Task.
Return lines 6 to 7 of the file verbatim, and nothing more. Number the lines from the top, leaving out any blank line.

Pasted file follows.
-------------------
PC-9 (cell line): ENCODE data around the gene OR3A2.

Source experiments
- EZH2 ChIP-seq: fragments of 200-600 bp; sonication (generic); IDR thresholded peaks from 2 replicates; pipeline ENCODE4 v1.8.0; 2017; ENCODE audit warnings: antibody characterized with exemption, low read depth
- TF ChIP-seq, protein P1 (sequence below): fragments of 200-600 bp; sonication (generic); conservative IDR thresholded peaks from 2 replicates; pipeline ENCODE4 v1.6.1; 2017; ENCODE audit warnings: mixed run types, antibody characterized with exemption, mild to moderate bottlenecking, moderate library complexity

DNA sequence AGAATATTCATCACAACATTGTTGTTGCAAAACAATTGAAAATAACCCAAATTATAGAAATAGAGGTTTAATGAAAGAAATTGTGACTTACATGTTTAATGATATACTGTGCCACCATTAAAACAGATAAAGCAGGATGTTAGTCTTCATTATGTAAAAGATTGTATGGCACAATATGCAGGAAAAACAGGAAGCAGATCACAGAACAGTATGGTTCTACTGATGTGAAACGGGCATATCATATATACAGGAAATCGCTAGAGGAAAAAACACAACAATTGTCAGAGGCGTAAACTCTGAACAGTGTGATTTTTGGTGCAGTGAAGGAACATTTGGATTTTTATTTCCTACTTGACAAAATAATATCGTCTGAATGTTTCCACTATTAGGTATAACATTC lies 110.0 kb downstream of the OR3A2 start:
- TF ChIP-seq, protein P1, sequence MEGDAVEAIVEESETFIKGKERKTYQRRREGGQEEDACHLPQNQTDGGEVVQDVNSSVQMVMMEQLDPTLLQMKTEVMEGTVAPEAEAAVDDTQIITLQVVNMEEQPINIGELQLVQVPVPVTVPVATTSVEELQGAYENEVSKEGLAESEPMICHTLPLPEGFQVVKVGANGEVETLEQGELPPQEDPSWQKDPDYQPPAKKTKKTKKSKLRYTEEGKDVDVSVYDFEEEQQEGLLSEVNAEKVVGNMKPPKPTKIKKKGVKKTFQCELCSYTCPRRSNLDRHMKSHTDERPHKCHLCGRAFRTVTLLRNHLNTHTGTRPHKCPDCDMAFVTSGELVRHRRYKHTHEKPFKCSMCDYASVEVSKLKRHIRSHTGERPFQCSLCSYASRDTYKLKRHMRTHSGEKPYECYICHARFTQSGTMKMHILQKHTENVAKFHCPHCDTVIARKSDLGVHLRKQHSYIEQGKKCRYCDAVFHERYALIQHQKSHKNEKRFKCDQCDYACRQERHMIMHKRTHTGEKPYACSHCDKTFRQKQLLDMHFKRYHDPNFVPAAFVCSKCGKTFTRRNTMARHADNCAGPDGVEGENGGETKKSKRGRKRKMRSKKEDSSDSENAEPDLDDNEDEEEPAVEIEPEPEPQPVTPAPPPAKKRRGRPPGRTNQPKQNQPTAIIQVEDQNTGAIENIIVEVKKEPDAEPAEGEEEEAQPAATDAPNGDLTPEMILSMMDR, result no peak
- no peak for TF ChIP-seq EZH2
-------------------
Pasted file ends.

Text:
- TF ChIP-seq, protein P1, sequence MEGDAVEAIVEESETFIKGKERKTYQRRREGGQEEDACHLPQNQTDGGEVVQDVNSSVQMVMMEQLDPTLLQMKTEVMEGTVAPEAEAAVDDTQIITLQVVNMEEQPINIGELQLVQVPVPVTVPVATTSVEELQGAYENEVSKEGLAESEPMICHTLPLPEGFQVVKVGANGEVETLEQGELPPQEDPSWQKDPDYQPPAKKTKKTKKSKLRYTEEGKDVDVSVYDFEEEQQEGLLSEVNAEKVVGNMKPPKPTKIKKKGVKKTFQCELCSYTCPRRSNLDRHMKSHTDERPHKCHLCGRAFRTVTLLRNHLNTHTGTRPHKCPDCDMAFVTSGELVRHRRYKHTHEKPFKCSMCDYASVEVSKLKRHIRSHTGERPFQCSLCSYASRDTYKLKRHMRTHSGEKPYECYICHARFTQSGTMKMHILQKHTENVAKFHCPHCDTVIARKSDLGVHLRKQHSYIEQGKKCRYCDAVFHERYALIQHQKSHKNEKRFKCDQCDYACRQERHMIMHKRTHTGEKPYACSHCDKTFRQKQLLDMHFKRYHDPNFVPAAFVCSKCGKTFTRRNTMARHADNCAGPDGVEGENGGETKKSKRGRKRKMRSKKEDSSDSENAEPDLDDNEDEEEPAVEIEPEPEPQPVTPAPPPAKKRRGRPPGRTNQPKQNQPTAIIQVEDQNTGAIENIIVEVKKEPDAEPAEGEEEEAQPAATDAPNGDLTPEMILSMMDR, result no peak
- no peak for TF ChIP-seq EZH2